Column: Reflection on coming to America: part two

Kehinde Abiodun, Staff Reporter

I must mention that the Charleston community was welcoming to international students. On the first day of orientation at Eastern, Salisbury, a church Madison avenue, hosted new students to an assortment of American dishes in its palatial space.

The following day, the Newman Center repeated the same gesture, this time, with a sale of household appliances and other odds and ends at very affordable prices. Some Charleston residents also volunteered time to help students settle and gave useful information on finding accommodation.

But once settled, there were few distractions or side attractions away from school life. A fellow student from India kept asking me “what do students here do for fun?” I had no answer for him. Thankfully, as the days went by I made a few friends and played soccer and ping pong a few times. I also came to enjoy the game of pool. But mostly, I kept to quiet rhythms.

The Office of International Students and Scholars also had a Family and Friends Program which matched interested international students with local couples. I was paired with Jim and Rayma Laughlin, a couple in their sixties who had been married for 45 years. I meet Jim and Rayma in February 2016 in their house on Fairfield Lane.

There is something exotic about meeting people from other countries or cultures. Jim and Rayma had a genuine interest in people from other places. We had long conversations over lunch or sometimes dinner at their house and elsewhere.

One sunny afternoon, we went to a baseball game featuring their grandson, a spry little boy called Henry, at Lincoln Park. It was my first game. I knew little about the rules, being more of a soccer fan.

The crowd at the game was giddy with excitement. There were lots of cheering, catcalling and running around. At the end of the game, I was more confused about the rules.  Jim gave a me a book about baseball history and rules. That is the kind of guy he is.

Spring semester appeared to be a long haul. I had three classes, all with American professors. The thing I liked about these folks was their liberal streak. You could argue, disagree or even tell a professor that he sucks (perhaps I exaggerated on that one), which I would never try that back home.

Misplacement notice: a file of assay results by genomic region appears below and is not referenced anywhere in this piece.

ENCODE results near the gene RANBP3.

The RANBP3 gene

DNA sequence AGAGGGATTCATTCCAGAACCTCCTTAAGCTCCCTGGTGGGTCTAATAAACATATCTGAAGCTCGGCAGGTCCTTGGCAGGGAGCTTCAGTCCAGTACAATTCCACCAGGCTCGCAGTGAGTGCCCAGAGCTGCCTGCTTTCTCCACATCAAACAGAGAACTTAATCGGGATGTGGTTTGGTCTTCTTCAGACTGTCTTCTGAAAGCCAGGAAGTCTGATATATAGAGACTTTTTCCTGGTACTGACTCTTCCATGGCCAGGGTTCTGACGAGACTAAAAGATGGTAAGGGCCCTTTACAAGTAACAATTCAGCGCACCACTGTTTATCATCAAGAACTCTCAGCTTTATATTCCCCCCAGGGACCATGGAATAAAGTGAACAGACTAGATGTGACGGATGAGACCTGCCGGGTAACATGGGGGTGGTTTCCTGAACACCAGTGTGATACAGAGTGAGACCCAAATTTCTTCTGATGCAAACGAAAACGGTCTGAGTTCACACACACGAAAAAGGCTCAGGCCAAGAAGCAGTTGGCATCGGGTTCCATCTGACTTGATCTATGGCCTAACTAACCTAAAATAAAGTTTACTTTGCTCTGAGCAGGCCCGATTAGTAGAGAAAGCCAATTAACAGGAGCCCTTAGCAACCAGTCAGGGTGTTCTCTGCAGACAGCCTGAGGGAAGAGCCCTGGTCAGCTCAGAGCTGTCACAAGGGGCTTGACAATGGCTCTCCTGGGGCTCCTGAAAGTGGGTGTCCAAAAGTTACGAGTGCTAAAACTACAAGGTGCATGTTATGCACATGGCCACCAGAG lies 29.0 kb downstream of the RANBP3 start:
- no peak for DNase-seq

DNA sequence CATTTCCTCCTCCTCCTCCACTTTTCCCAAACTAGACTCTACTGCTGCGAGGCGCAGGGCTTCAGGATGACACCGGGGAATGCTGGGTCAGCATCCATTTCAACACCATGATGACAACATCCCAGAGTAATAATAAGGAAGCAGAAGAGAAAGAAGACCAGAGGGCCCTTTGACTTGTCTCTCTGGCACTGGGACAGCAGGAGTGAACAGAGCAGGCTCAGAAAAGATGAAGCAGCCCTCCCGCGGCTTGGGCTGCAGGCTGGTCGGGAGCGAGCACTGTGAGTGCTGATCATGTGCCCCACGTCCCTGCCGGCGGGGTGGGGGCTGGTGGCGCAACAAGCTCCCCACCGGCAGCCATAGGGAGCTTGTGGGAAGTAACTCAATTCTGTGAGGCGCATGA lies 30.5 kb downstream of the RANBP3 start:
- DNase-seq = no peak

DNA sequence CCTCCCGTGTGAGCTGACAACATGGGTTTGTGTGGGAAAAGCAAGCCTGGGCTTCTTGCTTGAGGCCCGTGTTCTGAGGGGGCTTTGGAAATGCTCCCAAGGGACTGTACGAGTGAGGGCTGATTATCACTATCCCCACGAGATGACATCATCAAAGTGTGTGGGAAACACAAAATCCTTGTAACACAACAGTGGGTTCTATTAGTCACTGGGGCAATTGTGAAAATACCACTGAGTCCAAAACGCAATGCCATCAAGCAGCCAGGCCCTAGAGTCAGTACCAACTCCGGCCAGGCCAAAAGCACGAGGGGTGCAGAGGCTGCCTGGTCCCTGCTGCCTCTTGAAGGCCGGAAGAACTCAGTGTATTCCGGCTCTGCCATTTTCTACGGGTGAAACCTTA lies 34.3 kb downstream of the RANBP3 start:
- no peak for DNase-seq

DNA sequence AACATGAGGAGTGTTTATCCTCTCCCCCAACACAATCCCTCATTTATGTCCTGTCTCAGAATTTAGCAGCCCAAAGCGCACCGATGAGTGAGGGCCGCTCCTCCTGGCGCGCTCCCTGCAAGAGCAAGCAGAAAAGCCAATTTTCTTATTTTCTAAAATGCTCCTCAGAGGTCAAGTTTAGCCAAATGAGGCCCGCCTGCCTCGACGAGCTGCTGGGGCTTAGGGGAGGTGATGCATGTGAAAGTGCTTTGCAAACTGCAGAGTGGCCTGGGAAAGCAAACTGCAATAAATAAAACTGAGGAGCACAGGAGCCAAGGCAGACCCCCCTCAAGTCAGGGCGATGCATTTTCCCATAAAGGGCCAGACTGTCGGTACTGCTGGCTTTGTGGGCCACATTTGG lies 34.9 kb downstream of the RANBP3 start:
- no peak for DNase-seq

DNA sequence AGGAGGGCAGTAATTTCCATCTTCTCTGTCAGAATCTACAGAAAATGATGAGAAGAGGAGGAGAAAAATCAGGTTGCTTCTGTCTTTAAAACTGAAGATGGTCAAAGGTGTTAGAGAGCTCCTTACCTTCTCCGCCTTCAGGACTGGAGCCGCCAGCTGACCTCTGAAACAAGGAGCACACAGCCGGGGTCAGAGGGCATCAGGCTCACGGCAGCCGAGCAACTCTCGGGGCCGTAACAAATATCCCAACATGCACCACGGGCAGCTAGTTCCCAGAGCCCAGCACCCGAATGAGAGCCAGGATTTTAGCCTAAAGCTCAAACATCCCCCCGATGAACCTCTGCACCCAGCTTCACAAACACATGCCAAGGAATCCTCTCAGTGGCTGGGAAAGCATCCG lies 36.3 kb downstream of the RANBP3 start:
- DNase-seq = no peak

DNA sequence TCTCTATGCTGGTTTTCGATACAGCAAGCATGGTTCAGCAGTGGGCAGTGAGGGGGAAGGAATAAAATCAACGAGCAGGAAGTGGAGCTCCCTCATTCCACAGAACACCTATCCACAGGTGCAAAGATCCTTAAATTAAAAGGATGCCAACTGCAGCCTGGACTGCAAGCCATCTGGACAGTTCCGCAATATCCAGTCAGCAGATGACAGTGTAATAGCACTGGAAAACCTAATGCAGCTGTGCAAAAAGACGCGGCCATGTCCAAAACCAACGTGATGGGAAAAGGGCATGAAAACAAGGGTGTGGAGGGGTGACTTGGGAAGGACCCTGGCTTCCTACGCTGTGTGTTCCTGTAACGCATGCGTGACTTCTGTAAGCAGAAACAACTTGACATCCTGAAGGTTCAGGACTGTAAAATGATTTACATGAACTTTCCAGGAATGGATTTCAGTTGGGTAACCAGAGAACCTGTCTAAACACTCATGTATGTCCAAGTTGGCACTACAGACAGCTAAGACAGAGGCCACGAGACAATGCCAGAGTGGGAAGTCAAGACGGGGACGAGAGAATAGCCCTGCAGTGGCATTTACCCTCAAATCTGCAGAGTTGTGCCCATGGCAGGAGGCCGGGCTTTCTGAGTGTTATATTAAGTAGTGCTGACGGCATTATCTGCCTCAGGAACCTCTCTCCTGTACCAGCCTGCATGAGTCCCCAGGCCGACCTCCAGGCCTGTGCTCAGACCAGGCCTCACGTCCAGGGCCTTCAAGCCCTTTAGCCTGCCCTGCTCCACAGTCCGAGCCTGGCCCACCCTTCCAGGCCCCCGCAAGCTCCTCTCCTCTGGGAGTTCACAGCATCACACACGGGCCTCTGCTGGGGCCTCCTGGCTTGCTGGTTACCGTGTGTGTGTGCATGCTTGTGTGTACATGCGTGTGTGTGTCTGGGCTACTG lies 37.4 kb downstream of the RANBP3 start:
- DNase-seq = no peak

Of course, in the first few weeks I had some difficulty following one of my professors. I am sure he must have had a hard time understanding some of my questions, too. But as the semester rolled on, we found a way of understanding each others’ twangs.

Sometime in the middle of the semester, I ran into a fellow, Mike, in one of the study rooms in the library. He was clutching a bible in his left hand. He had recently graduated and was involved in some sort of campus ministry. As soon as I spoke, he recognized my accent as foreign. He engaged me further.

He was in the mood for conversation, but I wanted to get out of the place. We ended up talking for about 20 minutes. The crux of our conversation was the difference between the American society and mine back home. My take was short and simple. I told him I found the American society, compared to the one I grew up in, to be very individualistic.

In retrospect, I must mention that I took a risk coming to America on my own without an explicit promise of funding or scholarship. After I paid the out-of-state fees of over $7,000 for the first semester, I was high and dry. I had hoped that with a stellar performance I would surely find some sorts of funding or scholarship. But at the end of the spring semester, nothing seemed to be forthcoming. I was desperate but managed to keep a cool head

However, in the summer of 2016, luck shone on me like a rising sun. I was employed as a student worker at the Tarble Arts Centre, where two hardworking and ebullient women, director Rehema Barber and Sally Bock, the office administrator, took me under their wings. I worked there all through the summer.

Just before the beginning of fall semester, I was employed as a graduate assistant, a position that covers full tuition and provides a monthly stipend. Things were looking up. That same week, my graduate advisor, Mukti Upadhyay, a well-versed professor from Nepal, emailed me to ask if I was still interested in a graduate assistantship position in the department of economics. I thanked him but decided to remain at the Tarble.

Fall semester 2016 rolled away so fast with the hurlyburly of graduate school life. On most days, the weather was perfect or almost so. I was a lot busier. I got engaged more with campus activities, and indulged myself a little more.

I cannot help feeling that I have left out many other important details of my experience so far.  There are, also, other not-so-important details that would surely have made for interesting reading. But for the sake of decorum, I will spare you those juicy, tiny tidbits.


Kehinde Abidun is an economics graduate student. He can be reached at 581-2812 or [email protected].